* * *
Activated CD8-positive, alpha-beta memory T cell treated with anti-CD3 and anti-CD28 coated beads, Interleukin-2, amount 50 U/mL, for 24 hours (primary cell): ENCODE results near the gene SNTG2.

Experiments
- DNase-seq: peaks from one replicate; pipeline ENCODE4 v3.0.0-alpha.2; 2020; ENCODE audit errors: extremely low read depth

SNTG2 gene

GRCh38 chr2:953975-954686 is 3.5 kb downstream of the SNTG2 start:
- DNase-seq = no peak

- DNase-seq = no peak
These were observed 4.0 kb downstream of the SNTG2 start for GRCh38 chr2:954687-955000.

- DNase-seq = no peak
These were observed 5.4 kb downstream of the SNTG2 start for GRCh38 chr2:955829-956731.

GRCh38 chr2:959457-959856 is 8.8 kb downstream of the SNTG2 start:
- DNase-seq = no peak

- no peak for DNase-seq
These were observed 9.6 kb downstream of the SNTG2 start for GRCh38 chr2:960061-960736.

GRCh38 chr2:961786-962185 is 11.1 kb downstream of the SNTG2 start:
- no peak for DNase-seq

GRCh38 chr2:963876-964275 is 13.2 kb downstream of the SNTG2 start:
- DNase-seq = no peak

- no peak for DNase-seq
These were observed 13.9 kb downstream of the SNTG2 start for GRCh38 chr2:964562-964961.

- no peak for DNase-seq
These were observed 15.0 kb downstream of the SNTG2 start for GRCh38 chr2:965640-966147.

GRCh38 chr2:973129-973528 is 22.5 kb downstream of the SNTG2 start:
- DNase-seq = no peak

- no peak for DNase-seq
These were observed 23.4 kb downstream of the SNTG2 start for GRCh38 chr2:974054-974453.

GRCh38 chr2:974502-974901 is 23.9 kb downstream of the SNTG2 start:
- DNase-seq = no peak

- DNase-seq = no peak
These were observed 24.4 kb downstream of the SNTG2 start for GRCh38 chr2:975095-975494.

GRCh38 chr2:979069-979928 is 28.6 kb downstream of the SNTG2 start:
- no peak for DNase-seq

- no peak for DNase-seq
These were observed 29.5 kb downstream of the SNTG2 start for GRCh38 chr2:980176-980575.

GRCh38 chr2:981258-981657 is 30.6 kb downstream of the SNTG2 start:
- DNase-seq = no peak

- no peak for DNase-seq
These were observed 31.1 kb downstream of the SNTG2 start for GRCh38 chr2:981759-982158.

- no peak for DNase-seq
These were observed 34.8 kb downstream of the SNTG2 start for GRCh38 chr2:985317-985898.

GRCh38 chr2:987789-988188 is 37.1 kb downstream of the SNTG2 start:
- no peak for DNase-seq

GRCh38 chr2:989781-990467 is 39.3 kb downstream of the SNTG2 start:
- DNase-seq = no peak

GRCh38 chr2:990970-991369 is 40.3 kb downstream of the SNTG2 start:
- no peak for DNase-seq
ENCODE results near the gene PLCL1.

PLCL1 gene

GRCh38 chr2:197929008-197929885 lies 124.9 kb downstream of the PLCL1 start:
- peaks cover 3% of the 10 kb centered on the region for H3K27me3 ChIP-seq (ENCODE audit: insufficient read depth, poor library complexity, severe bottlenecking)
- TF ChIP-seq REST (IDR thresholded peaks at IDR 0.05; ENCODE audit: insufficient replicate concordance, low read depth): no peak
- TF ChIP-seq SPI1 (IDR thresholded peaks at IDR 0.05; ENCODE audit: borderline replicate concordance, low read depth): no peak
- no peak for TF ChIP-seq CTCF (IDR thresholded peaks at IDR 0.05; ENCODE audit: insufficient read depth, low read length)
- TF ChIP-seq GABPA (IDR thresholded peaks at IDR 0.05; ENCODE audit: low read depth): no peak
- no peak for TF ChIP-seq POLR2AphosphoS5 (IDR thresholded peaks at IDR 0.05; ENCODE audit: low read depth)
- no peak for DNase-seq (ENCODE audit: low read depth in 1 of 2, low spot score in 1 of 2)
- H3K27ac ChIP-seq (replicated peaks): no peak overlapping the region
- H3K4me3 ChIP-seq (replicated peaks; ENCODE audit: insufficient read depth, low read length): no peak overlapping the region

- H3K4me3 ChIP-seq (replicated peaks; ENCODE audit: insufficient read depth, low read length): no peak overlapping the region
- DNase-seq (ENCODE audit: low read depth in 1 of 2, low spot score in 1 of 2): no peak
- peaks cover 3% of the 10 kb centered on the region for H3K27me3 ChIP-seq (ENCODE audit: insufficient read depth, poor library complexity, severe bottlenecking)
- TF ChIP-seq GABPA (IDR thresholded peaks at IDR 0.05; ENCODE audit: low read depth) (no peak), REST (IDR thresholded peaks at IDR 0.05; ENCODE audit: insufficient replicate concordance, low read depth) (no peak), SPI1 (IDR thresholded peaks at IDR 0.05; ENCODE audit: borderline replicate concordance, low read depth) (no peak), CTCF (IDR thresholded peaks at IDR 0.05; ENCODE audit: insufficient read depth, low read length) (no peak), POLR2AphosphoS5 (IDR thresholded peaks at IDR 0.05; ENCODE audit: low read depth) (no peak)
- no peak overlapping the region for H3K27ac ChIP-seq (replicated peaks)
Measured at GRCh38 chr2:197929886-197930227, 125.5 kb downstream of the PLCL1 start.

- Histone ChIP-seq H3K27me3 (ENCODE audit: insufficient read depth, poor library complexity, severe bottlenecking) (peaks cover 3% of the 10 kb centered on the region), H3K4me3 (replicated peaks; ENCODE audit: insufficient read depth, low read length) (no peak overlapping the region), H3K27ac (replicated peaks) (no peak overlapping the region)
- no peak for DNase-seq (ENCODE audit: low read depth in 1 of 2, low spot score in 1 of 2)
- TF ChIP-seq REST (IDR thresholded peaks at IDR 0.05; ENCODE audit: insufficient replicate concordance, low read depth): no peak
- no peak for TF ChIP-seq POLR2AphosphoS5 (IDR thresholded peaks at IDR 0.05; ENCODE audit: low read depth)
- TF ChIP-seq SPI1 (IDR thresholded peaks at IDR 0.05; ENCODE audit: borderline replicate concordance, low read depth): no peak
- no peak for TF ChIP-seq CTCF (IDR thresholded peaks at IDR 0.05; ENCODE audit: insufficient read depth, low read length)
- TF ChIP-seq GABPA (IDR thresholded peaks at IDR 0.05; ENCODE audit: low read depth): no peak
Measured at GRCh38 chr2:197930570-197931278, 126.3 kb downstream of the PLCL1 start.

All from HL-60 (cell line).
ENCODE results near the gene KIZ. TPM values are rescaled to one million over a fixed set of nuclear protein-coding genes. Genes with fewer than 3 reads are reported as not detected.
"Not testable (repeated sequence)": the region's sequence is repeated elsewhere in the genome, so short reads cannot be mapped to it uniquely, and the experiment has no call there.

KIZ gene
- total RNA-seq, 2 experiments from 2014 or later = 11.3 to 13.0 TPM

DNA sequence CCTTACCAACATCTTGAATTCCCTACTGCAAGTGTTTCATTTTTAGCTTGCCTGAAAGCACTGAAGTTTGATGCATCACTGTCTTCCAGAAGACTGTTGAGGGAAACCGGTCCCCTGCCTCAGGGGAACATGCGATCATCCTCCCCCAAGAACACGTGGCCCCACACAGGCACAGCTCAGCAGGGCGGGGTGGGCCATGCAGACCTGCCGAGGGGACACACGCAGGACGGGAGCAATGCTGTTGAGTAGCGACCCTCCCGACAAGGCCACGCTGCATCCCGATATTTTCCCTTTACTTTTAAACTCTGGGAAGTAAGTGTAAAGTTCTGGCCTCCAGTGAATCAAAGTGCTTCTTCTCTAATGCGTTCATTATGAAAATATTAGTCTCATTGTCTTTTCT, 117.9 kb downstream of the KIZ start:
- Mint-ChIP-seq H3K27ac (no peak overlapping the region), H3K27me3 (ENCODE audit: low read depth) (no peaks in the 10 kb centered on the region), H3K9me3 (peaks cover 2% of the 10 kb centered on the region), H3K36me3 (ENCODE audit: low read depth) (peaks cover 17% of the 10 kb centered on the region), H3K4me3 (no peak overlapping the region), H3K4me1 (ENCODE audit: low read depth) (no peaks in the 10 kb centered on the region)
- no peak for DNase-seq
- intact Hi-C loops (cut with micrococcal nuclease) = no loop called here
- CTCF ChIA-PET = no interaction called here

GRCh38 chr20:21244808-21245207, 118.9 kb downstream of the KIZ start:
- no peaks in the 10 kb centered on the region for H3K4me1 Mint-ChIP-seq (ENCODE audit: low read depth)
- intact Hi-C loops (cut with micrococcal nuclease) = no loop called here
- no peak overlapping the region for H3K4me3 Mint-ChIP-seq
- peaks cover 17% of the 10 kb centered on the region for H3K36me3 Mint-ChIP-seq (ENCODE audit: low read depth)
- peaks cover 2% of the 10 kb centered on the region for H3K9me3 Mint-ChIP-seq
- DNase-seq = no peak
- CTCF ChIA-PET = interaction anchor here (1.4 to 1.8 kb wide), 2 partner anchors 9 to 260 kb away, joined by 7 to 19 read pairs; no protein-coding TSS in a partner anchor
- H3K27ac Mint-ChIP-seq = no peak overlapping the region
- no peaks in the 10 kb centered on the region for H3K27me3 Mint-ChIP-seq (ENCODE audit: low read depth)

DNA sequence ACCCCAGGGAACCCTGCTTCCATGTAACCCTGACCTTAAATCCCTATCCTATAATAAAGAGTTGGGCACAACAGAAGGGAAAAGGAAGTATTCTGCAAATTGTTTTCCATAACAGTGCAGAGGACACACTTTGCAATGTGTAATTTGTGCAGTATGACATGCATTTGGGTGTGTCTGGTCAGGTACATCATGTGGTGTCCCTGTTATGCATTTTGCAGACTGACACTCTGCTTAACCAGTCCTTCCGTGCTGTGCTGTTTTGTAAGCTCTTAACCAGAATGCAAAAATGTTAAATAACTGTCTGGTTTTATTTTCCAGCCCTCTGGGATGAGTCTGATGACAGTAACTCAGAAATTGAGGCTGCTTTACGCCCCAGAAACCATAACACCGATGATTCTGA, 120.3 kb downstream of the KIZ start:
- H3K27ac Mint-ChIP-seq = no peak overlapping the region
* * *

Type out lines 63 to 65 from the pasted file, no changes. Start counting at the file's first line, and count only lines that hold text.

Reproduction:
- no peak overlapping the region for H3K27ac ChIP-seq (replicated peaks)
Measured at GRCh38 chr2:197929886-197930227, 125.5 kb downstream of the PLCL1 start.

- Histone ChIP-seq H3K27me3 (ENCODE audit: insufficient read depth, poor library complexity, severe bottlenecking) (peaks cover 3% of the 10 kb centered on the region), H3K4me3 (replicated peaks; ENCODE audit: insufficient read depth, low read length) (no peak overlapping the region), H3K27ac (replicated peaks) (no peak overlapping the region)